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A fine collection of eleven offprints, including two distinguished as some of his major works: Zur affinen Feldtheorie and Einheitliche Theorie von Gravitation und Elektrizität.

[In:] Sitzungberichte der Preussischen Akademie der Wissenschaften. [Comprising:] EINSTEIN, Alfred. Geometrie und Erfahrung. 1921. —. Zur Theorie der Lichtfortpflanzung in dispergierenden Medien. 1922. —. Zur allgemeinen Relativitätstheorie. 1923. —. Zur affinen Feldtheorie. 1923. —. Zu Kaluzas Theorie des Zusammenhanges von Gravitation und Elektrizität. Erste Mitteilung [with] Zweite Mitteilung. 1927. —. Riemann-Geometrie mit Aufrechterhaltung des Begriffes des Fernparallelismus. 1928. —. Die Kompatibilität der Feldgleichungen in der einheitlichen Feldtheorie. 1930. EINSTEIN, Alfred, & W. Mayer. Zwei strenge statische Lösungen der Feldgleichungen der einheitlichen Feldtheorie. 1930. EINSTEIN, Alfred. Zum kosmologischen Problem der allgemeinen Relativitätstheorie. 1931. EINSTEIN, Alfred, & W. Mayer. Systematische Untersuchung über kompatible Feldgleichungen, welche in einem Riemannschen Raume mit Fernparallelismus gesetzt werden können. 1931. —. Einheitliche Theorie von Gravitation und Elektrizität. 1931.

Berlin: Verlag der [Preussischen] Akademie der Wissenschaften in Kommission bei Walter de Gruyter u. Co., 1921-31 Stock Code: 130099
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Some of Einstein's most celebrated lectures and papers, in the original offprint format

First separate editions, rare, comprising eleven of Einstein's papers written for the Prussian Academy of Sciences journal, Sitzungsberichte, including two distinguished as some of his major worksZur affinen Feldtheorie (1923) and Einheitliche Theorie von Gravitation und Elektrizität (1931), both asterisked in Weil and included in the Norman Librarythree co-authored with his assistant, Walther Mayer, and another, Geometrie und Erfahrung (1921), considered one of his most celebrated lectures. The remaining offprints concern various aspects of Einstein's attempts to achieve a unified field theory that would combine the separate gravitational and electromagnetic field theories, the first of which he himself had created. First issued as part of the Academy's journal, these offprints would have been printed in relatively small numbers from the same type setting but often with new pagination. Most, but not all, would have been given to Einstein for presentation to colleagues, hence their scarcity.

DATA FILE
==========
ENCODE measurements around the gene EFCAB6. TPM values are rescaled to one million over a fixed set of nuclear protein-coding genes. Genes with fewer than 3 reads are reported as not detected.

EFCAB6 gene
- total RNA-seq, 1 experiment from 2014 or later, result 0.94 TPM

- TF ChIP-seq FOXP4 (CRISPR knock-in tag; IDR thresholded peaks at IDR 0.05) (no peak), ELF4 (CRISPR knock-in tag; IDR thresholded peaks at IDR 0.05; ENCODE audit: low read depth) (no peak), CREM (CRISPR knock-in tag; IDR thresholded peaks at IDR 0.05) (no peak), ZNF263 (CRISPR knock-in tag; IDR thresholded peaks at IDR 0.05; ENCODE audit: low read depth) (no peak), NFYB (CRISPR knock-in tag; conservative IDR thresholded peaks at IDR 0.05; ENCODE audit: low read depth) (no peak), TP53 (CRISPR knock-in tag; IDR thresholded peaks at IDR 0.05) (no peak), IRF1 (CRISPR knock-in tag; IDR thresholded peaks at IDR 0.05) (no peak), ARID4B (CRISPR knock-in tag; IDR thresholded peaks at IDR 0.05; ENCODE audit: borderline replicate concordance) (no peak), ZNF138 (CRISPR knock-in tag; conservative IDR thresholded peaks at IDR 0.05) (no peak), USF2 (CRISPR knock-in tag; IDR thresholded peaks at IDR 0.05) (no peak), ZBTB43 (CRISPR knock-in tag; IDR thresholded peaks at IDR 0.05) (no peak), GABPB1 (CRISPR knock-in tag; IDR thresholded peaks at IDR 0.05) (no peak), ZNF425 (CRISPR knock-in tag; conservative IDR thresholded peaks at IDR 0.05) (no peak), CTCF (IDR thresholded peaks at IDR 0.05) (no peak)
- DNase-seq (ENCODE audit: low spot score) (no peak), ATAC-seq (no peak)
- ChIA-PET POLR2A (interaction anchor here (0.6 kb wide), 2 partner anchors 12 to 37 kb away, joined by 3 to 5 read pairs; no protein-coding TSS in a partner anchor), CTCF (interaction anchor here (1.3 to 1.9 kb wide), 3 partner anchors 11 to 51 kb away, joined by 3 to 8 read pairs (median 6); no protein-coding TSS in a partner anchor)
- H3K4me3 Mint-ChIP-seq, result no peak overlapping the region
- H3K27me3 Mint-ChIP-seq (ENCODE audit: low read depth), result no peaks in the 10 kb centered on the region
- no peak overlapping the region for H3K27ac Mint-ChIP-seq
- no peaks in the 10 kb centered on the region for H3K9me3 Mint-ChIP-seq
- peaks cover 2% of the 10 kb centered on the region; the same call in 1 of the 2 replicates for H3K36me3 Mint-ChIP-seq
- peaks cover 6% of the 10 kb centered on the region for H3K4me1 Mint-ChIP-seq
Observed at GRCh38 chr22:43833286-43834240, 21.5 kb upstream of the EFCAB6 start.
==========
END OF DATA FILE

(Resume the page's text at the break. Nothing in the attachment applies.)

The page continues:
Einheitliche Theorie von Gravitation und Elektrizität is the first paper to present Einstein's original approach to unified field theory, and the first to use the term "unified field theory" in its title. Though he had written several papers on this subject previously, these were predominately reactions or critiques to the ideas of others (such as his 1927 note on Theodor Kaluza, also present in this collection). The American philosopher of science Michael Friedman called Einstein's aforementioned 1921 paper on Geometry and Experience "a landmark in the philosophy of geometry", a particularly beautiful lecture which "provided a very clear and sharp version of the distinction between 'pure' and 'applied'mathematical and physicalgeometry that soon became canonical in 20th-century scientific thought" (p. 193). It contains Einstein's famous answer to the question of why mathematics should be so well adapted to describing the external world: "In so far as the Laws of Mathematics refer to the external world, they are not certain; and in so far as they are certain, they do not refer to reality".

At the recommendation of Max Planck and Walther Nernst, in November 1913 Einstein became, at the age of 34, the youngest member of the Academy. His yearly salary of 12,000 marks, plus the stipulation that he have no teaching requirements, allowed him to concentrate almost entirely on his research. He presented his field equations of general relativity in a four-part speech to the Academy on 25 November 1915 and continued to give occasional lectures until his resignation in April 1933, part of his opposition to German institutions in implicit support of Hitler's regime. Mayer had become his assistant in 1929, whom Einstein insisted be also appointed to Princeton when he was given a professorship at the Institute of Advanced Studies there in 1932.

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11 offprints, tall quartos (10 of which 256 x 183 mm, one 268 x 189 mm), between 6 and 20 pp. Original orange printed wrappers.


Fine copies, a few with some faint creasing to wrappers.


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